Don't ask me how he steers his cart
Just pray before you peek"
-some song that this intriguing post reminds me of

Trombone is French for paperclip.


June 22, 2007 2:46 PM  
Blogger Bardouble29 said...

Love getting something shoved at you that you don't really know what you are asking for...

June 22, 2007 5:03 PM  
Blogger Judy said...

So... you eventually played TROMBONE in a folk-rock band in Buffalo??

June 22, 2007 8:07 PM  
Blogger Craig D said...

whim: Tuba, you say? Wow, they didn't even have tubas available in the 4th grade, otherwise I'm sure I, too, would've been so tagged.

dorky dad: Far from "expert" as I will detail later on in my self-absorbed saga!

furiousball: Valve trombone is 'way cooler than slide trombone. The Q-Tip hat sounds very familiar...

allan: Strangely enough, "glockenspiel" is French for "thumb tack!"

bardouble29: Some are born to greatness and others just have it thrust upon them!

wiz: Believe it or not, there was a strong anti-trombone bias rampant in the folk set back in the 'sixties! (Good to see you 'round these parts! Hope your back is feeling better.)

June 22, 2007 9:35 PM  
Blogger Lester Hunt said...

Craig, Gee, this is quite a coincidence. That is exactly how I became a philosophy professor. "Oh, a philosopher," I said, just to get them to shut up. Little did I know!

June 23, 2007 1:50 AM  
Blogger David said...

That intro was surreal. I joined marching band in high school because some cute girls at church told me they need a cymbals player and that there was no one willing to march cymbals. So I joined the band. I ended up marching cymbals and bass drum. I had the time of my life! It sounds like you got suckered into the trombone. I've got no problems with getting seduced into the cymbals!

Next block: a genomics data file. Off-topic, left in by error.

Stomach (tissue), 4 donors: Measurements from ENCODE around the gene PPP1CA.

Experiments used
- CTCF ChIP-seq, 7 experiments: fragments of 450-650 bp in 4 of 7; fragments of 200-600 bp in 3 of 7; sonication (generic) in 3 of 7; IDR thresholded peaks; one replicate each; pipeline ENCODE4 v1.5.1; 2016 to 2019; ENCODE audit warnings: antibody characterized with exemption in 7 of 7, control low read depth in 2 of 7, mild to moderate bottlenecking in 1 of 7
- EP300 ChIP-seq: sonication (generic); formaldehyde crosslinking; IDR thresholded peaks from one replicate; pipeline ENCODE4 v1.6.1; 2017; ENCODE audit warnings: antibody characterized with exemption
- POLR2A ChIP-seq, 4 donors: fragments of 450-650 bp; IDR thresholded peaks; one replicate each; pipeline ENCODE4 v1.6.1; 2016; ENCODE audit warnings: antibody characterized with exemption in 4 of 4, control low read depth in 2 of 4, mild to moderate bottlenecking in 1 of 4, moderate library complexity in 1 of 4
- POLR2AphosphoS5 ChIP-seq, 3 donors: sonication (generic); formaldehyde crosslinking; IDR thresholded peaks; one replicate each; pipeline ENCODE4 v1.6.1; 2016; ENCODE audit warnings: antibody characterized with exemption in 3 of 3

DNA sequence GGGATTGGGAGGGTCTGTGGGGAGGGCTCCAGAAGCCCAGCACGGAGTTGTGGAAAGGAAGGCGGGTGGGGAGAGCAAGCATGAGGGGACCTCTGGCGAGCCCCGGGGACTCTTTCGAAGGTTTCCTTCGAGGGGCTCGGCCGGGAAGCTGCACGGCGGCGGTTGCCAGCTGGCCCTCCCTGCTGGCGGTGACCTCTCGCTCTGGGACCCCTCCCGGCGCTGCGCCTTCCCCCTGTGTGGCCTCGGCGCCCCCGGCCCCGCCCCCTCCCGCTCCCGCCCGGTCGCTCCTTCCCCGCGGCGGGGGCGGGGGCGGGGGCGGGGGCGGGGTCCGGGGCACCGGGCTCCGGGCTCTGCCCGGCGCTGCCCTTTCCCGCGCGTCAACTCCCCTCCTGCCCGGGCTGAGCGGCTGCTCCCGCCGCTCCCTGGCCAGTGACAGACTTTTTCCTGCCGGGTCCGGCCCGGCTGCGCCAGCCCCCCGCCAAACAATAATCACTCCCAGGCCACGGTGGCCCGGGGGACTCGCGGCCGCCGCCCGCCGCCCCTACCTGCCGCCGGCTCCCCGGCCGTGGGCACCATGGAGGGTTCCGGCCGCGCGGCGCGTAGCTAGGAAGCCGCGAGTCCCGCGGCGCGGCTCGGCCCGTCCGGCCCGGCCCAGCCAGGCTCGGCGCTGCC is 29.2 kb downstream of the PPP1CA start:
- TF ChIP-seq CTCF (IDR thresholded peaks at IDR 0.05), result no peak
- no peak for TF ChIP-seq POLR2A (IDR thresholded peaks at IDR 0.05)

June 23, 2007 10:59 AM  
Blogger Charlotta-love said...

I hate those "what animal would you be" questions. Um...I prefer having opposable thumbs. Not a hoof, a fin, a claw, a wing, or a paw. Or a tail. Thank you very much.

June 23, 2007 5:48 PM  
Anonymous Anonymous said...

Hmmm, this seems to be a standard modus operandi for sneaky grade school music teachers. Craig, I actually ended up with your trumpet -with all of the musical subtlety of a sledge hammer on an anvil. (I'm no fan of Harry James) ... and it was to be my first introduction to saliva valves and well-worn and scratched up silvery mouthpieces. I would have been better suited to take the B flat clarinet but nobody took ten minutes to investigate my tastes in music. As I remember it, the music teacher from the Junior High School was brought in to survey our class for a total of about 12 minutes (He must have had some lunch plans!) No prior warning of his visit either -just a panicky ten second decision process when my name was called. For some reason that I can't remember, I must have blurted out "trumpet" and my musical fate was sealed for the following four years ...